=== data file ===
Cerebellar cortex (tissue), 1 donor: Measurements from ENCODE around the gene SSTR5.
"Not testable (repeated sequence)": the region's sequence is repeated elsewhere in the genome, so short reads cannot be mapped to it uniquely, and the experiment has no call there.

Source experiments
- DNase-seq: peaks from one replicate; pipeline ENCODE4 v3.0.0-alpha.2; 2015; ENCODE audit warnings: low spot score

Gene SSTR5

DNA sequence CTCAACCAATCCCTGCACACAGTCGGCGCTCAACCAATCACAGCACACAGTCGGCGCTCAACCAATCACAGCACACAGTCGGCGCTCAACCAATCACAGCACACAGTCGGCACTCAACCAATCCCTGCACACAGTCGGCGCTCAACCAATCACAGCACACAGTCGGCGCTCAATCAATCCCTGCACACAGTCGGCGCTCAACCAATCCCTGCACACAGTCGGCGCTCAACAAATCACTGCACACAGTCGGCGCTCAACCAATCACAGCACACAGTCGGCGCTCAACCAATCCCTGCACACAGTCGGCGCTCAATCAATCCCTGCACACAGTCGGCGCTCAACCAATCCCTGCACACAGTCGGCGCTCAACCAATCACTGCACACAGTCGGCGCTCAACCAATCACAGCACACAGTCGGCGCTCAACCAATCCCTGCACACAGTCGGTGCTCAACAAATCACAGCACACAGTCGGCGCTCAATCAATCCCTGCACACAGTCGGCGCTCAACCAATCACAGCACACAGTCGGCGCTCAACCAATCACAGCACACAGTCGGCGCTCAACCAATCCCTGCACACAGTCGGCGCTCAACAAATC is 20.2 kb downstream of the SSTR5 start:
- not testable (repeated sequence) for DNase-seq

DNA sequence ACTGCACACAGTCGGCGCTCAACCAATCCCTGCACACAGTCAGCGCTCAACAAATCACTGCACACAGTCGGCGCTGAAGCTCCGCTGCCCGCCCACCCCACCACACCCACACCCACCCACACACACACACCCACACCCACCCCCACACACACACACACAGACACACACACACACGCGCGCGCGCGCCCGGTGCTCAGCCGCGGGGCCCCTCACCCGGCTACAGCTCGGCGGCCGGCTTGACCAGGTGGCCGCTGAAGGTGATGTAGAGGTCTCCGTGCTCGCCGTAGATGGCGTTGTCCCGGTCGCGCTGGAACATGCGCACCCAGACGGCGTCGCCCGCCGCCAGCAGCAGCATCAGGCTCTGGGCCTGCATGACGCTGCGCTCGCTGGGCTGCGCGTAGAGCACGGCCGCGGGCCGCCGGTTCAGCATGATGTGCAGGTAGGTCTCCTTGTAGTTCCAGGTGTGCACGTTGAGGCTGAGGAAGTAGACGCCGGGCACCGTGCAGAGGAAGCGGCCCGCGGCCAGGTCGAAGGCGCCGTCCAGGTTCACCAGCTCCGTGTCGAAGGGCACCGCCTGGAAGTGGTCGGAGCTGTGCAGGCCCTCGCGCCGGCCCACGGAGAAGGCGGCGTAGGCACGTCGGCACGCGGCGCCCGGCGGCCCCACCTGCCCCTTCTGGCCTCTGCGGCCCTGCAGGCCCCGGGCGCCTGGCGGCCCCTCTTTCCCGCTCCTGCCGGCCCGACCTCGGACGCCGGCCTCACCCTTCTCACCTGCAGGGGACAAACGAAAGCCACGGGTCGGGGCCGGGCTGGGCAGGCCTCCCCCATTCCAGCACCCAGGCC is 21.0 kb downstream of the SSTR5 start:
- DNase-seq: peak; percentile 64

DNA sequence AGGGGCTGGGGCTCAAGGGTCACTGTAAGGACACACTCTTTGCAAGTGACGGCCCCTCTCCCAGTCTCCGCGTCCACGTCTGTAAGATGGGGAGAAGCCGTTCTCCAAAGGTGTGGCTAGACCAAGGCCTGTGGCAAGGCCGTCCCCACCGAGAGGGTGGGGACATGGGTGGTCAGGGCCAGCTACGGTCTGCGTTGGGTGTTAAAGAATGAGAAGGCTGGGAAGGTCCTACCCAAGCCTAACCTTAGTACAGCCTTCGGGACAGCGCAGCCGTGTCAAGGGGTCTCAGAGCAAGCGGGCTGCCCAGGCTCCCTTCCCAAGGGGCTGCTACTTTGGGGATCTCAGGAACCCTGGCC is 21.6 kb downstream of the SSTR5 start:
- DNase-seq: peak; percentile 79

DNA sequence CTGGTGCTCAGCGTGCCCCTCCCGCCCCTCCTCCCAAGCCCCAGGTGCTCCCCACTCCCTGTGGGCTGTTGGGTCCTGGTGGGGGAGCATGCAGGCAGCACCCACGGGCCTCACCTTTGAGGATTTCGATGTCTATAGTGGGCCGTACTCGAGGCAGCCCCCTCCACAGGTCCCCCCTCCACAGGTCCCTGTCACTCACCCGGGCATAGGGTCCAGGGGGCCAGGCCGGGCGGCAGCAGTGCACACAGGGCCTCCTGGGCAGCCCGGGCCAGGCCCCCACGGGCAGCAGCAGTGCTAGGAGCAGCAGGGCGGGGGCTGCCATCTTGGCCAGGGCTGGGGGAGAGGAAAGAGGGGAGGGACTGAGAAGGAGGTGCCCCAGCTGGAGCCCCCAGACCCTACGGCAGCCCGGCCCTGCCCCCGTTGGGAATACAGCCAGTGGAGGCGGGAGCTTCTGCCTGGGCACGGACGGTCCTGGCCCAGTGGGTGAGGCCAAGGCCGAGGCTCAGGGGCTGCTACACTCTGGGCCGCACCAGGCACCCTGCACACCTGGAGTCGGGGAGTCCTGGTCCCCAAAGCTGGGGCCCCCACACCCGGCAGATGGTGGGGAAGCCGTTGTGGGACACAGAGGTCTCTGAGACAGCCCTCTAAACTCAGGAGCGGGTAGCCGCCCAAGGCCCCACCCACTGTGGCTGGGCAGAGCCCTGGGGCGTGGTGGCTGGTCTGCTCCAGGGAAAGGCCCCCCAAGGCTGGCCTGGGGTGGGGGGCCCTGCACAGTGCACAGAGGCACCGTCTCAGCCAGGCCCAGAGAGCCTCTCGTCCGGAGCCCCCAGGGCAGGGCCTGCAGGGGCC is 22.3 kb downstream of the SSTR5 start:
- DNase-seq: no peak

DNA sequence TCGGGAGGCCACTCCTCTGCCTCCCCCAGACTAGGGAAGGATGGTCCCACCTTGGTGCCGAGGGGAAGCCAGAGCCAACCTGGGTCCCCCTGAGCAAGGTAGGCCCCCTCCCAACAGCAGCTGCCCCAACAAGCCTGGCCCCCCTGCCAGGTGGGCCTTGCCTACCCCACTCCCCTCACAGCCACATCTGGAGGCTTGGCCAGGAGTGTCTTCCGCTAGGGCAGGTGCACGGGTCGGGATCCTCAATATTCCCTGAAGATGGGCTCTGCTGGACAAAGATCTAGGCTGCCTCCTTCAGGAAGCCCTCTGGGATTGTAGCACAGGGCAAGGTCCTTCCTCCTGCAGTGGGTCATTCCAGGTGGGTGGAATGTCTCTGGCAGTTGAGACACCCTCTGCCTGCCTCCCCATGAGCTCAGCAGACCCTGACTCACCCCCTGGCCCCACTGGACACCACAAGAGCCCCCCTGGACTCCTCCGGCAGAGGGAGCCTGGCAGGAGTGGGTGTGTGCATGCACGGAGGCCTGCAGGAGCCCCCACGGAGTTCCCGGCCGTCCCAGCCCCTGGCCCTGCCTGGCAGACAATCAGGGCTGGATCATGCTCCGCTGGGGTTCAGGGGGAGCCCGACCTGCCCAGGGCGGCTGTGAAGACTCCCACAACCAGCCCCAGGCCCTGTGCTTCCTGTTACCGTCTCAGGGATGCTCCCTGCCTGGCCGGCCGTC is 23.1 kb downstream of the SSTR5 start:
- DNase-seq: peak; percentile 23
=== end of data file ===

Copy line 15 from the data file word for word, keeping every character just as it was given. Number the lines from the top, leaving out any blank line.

- DNase-seq: peak; percentile 23